Seeking a solution
With regard to “Did Trump nix the 2-state solution?” (Analysis, February 17), the assertion that then-president Bill Clinton “wed the Israelis and Palestinians to the notion that the only resolution to the conflict is a two-state solution” flies in the face of historical factuality.
The 1993 Oslo Accords did not require a sovereign Palestinian-Arab entity. Indeed, several piquant appurtenances of that quaint model of failed-statebuilding were belied by none other than then-prime minister Yitzhak Rabin in his final address to the Knesset, in which he rejected the Green Line as indefensible and envisaged a permanent IDF presence in the Jordan Valley. And that was when peace was just beginning to “break out.”DAVID B. GREENBERG
Yaakov Katz (“Return of the Palestinian state,” Editor’s Notes, February 17) clearly thinks that he, like US ex-president Barack Obama, knows what the Saudis and Gulf states will find acceptable as a solution to the Israeli- Palestinian conflict. Indeed, he knows so much as to suggest that no wider deal between the Arab world and Israel is possible in the context of dealing with the Iranian threat to Sunni nations without a resolution of the conflict.
Clearly, Katz has learned nothing from eight wasted years. Obama made it perfectly clear that a two-state solution could be the only solution, yet Palestinian Authority President Mahmoud Abbas has continued to refuse to enter into any serious negotiations, being more interested in trying to obtain statehood by every other means, real or pretended, when negotiations are the only possible way.
President Donald Trump is now making it perfectly clear to Abbas that he has to negotiate or he’ll be left by the wayside.
If the Saudis and Gulf states have a real interest in seeing a Palestinian state, they will deliver the same message to Abbas. Otherwise, one must assume that they will act whichever way they think will be to their own benefit and not allow themselves to be held hostage to, and be defeated by, Palestinian intransigence.PETER SCHWEITZER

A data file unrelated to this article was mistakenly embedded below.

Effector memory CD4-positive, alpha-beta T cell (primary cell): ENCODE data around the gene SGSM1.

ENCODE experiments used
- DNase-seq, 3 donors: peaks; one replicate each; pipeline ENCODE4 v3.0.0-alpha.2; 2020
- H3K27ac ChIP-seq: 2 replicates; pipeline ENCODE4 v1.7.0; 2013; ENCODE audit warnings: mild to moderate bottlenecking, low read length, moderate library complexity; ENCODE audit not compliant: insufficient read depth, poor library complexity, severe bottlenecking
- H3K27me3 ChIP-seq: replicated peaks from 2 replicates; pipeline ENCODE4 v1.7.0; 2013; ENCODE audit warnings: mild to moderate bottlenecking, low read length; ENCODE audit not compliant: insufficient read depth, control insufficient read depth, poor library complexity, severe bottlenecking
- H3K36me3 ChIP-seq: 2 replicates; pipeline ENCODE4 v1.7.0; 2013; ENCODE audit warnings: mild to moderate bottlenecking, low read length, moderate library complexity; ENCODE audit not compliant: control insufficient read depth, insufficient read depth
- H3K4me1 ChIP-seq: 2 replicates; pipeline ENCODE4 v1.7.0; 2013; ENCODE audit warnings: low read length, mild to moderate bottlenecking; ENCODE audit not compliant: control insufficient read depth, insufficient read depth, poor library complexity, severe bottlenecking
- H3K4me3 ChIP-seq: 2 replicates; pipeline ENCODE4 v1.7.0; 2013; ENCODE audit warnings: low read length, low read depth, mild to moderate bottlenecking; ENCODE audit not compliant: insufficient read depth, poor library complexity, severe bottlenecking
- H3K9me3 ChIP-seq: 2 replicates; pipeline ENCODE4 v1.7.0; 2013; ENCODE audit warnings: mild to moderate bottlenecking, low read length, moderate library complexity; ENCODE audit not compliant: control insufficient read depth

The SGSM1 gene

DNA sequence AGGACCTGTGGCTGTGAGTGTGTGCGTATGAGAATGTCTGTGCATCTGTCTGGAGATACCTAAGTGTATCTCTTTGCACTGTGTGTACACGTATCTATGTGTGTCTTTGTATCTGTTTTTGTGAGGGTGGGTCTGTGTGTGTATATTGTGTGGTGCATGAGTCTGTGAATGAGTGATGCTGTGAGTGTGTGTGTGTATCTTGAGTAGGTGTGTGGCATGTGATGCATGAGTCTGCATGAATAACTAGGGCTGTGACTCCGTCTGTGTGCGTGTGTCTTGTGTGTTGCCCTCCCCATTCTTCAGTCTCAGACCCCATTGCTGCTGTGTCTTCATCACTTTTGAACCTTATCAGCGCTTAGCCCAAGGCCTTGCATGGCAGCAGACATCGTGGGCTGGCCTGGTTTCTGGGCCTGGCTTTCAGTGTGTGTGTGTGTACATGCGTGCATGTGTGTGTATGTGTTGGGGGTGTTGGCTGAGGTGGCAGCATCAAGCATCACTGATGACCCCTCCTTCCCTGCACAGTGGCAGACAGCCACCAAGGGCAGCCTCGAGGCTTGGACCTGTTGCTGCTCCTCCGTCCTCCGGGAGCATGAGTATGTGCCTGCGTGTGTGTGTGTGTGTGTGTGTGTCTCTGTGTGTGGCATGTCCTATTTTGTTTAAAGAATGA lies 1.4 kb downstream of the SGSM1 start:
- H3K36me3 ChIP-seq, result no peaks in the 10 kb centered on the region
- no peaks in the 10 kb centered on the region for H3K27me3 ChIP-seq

US President Donald Trump and Prime Minister Benjamin Netanyahu are looking for an innovative and pragmatic solution to the Israeli-Palestinian conflict. Here is a modest proposal.
Under the rubric of a multinational agreement between Israel and the Sunni-Arab states (Egypt, Jordan, Saudi Arabia and the Gulf emirates), the territories of the West Bank could be governed by a joint Israeli-Arab peace force, the Arab component being represented mainly, if not entirely, by a Jordanian force. The whole arrangement would be negotiated with the US as guarantor.
Israel would be responsible for the Jewish settlements, and the Arab force would be responsible for the Palestinian towns and villages currently overseen by the Palestinian Authority. There would be joint jurisdiction in such areas as Hebron.
The area would be demilitarized apart from the joint Israel- Arab peace force. The arrangement could also involve land swaps to allow for both Israeli and Palestinian contiguity.
As for the Gaza Strip, it could be occupied and demilitarized by the Arab peace force without any Israeli presence, although this would require that Hamas gives up control to ensure a peaceful transition.
Ultimately, the arrangement might devolve into a confederation of Israel, Palestine and Jordan. Each would retain its own sovereign government. There would be open borders for goods and people, but no rights to settle.
The main impediment would be the absence of will on the part of the Arab states to deal realistically with Israel, or a refusal by the Palestinians to recognize Israel as a Jewish state.